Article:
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Open Access Day 2008

"What is an 'open access journal'? Short answer: it's available online and it's free. Longer answer: 'A Very Brief Introduction to Open Access' by Peter Suber."

There is, of course, more to it than the short answer (such as peer review), but that's what I wrote more than three years ago in a post about the "Directory of Open Access Journals." It's really encouraging to note that the open access movement has taken off in the Philippines, so that from merely blogging about Filipino journals available-for-free-online-but-not-necessarily-open-access in 2005, I am now able to blog about honest-to-goodness Filipino "Open Access Journals," especially "Philippine Studies," whose archives of full-text, peer-reviewed articles now go back to 1970.

I first learned about open access when John Willinsky came to the Philippines and delivered a lecture about it when I was still an MLIS student. I was also then assistant editor for Landas, and realized just how much it would help Philippine journals if they adopted the open access model. In "Open Access in the Third World," I summarized why open access mattered to me and, more importantly, why it should matter to Filipino publishers of scholarly journals:

I have worked on print and online publications, and while the time required to edit articles is the same for both, those published online do not have to contend with printing press schedules or deal with printing and mailing costs. And the publication is immediately available and will eventually be searchable through search engines.
As the years passed, I learned more about open access at conferences and blogged about "DSpace and EPrints," "Open Access and Online Communities" and the "Scholarly Information Infrastructure." This led me to the realization that government-funded research, especially those related to science and medicine, should be published not in for-profit journals, but those that are freely available. After all, if it's our taxes that paid for the research, why should we have to pay to read the results? Privately-funded research, incidentally, should be freely available, too—even with certain restrictions—because scholars and scientists don't conduct research so that only those who can pay for the journals will read their articles, but so that the whole of humanity can benefit from their findings.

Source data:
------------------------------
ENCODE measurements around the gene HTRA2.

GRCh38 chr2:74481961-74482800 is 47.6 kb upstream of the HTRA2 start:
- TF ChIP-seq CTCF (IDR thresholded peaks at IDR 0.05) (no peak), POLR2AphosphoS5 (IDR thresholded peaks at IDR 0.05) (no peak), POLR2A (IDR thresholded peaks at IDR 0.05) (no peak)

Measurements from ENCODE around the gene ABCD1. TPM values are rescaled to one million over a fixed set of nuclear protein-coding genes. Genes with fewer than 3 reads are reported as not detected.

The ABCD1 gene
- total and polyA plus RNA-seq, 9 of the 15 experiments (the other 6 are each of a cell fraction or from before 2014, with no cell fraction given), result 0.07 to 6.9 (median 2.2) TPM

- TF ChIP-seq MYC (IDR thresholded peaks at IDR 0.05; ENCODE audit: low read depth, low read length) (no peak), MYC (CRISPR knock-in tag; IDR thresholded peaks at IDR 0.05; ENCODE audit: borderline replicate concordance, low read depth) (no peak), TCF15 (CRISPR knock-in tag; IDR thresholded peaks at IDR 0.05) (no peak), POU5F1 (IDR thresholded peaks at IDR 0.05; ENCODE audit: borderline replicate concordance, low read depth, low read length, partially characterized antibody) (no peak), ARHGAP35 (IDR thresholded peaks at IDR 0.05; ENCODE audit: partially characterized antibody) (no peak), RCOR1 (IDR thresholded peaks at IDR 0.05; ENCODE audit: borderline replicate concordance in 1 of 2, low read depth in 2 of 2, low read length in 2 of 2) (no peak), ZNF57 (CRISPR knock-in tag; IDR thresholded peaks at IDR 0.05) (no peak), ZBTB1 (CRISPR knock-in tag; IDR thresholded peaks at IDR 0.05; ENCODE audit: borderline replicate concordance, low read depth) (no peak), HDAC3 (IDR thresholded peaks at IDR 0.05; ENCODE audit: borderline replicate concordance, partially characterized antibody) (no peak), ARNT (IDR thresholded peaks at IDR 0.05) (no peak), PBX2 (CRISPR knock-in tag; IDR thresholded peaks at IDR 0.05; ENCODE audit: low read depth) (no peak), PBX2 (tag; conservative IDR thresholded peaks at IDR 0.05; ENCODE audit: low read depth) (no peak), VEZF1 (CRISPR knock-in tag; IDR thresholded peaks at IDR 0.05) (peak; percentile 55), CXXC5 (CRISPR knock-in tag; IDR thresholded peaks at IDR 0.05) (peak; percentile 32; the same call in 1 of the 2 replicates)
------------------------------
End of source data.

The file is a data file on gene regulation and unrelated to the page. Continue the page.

My belief in open access as the necessary next step for scholarly journals and Third World libraries convinced me to join the board of Library Student Journal, an open access journal, and make sure that I mentioned open access whenever I was invited to speak to Filipino librarians (see "Research in Librarianship" and "Filipiniana Online").

If you're still with me at this point, you should probably know that I've provided links to just about all the posts I've written about open access as a way of showing how I've been supporting open access—and how you can do it, too, by blogging about the movement!—for more than three years now... and that there's a "Synchroblogging competition" for Open Access Day. Wish me luck!

Here's a video of a librarian talking about the benefits of open access:

Diane Graves, Librarian, from Open Access Videos on Vimeo.

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